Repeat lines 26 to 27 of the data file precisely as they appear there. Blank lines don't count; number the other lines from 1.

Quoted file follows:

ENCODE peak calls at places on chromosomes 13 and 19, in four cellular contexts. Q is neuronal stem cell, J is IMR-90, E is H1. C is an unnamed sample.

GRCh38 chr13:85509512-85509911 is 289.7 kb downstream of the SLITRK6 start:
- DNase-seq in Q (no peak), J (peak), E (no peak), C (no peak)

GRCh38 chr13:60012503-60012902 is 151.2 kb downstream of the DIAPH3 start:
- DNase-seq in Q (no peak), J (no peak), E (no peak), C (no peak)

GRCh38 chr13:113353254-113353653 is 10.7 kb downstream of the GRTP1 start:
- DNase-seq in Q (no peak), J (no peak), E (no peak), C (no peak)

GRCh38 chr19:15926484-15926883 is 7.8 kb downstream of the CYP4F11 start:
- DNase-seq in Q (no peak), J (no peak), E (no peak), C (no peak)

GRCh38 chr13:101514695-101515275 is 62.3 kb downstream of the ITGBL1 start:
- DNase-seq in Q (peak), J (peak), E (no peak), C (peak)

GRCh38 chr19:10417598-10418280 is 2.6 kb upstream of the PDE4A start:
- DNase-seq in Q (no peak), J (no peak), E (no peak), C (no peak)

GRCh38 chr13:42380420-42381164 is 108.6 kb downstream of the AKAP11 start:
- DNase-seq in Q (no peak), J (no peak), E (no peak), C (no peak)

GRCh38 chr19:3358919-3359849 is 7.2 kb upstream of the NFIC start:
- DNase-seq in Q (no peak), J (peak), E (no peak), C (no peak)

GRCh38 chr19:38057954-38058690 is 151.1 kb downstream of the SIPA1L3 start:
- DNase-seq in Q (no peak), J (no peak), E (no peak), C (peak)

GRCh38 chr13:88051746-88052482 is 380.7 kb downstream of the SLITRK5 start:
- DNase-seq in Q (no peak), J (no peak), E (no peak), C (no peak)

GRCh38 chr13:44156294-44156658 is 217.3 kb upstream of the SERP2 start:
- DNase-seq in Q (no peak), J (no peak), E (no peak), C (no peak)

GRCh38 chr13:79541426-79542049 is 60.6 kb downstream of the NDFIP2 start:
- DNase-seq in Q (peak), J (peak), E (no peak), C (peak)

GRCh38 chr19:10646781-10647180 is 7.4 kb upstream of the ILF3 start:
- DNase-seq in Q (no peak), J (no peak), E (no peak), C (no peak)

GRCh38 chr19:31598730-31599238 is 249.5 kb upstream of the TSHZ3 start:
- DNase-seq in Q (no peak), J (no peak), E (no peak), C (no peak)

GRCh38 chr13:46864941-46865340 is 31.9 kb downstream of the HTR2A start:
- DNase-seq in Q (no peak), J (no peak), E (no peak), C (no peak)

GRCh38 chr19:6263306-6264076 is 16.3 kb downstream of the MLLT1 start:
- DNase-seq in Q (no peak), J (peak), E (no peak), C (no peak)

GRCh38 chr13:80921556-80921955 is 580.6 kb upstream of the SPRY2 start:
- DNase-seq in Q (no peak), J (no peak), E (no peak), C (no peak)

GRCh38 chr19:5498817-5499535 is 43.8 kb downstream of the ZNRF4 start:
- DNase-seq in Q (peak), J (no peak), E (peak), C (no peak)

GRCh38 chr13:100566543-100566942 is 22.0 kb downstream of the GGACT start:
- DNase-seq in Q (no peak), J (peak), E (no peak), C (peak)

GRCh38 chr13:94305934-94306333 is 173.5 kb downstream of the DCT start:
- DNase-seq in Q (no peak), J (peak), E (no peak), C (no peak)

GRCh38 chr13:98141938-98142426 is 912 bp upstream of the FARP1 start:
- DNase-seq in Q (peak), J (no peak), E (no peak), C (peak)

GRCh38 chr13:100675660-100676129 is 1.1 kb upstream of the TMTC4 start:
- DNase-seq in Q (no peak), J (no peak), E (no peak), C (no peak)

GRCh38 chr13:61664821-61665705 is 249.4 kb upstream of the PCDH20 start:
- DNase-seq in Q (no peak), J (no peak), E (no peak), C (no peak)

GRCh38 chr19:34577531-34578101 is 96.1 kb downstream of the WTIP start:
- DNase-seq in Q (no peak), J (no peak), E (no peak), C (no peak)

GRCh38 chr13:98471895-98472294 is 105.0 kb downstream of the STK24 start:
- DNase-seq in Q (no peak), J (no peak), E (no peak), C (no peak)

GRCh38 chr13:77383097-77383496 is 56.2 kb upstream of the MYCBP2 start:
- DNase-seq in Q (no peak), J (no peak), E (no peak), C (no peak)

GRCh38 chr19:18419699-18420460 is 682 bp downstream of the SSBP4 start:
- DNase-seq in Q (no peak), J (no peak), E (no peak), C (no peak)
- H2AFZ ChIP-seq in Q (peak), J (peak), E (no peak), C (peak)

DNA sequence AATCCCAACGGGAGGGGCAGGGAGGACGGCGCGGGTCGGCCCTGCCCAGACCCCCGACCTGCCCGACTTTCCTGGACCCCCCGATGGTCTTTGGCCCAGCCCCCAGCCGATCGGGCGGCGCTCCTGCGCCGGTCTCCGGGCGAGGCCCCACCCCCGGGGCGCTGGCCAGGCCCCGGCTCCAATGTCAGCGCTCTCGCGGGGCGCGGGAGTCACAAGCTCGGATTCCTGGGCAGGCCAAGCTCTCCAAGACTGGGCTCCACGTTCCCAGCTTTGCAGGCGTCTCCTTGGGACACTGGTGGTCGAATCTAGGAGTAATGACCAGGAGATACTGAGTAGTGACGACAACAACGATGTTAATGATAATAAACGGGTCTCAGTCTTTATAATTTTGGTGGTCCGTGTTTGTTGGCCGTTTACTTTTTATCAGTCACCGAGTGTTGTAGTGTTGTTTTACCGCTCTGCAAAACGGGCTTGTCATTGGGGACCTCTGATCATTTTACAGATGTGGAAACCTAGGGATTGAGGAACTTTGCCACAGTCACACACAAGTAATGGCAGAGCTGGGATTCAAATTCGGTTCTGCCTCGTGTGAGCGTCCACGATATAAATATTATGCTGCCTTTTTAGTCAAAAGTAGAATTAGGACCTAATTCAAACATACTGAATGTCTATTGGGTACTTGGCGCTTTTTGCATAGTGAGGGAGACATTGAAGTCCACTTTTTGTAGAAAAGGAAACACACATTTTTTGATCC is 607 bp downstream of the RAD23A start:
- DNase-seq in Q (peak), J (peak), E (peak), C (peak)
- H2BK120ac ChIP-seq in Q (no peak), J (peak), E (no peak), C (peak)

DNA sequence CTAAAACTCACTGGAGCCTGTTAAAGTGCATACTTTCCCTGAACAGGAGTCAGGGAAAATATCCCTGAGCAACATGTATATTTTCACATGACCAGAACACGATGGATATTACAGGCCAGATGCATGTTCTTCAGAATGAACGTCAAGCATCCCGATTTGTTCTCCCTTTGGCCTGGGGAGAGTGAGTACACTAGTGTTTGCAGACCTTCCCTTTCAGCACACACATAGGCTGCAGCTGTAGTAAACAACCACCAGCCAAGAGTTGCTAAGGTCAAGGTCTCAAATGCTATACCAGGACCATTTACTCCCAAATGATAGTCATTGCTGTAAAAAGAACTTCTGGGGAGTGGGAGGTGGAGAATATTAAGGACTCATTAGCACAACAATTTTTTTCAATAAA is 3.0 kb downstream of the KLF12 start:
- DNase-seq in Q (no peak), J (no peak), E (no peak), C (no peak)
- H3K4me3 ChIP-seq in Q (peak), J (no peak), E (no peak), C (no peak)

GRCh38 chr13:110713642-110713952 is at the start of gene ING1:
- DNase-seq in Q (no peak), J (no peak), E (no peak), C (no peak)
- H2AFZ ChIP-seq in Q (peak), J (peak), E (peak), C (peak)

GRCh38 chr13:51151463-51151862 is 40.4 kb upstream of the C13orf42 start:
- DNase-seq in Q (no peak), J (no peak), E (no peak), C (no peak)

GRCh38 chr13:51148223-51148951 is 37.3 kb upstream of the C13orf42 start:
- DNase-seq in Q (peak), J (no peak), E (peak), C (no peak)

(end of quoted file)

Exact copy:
GRCh38 chr19:10646781-10647180 is 7.4 kb upstream of the ILF3 start:
- DNase-seq in Q (no peak), J (no peak), E (no peak), C (no peak)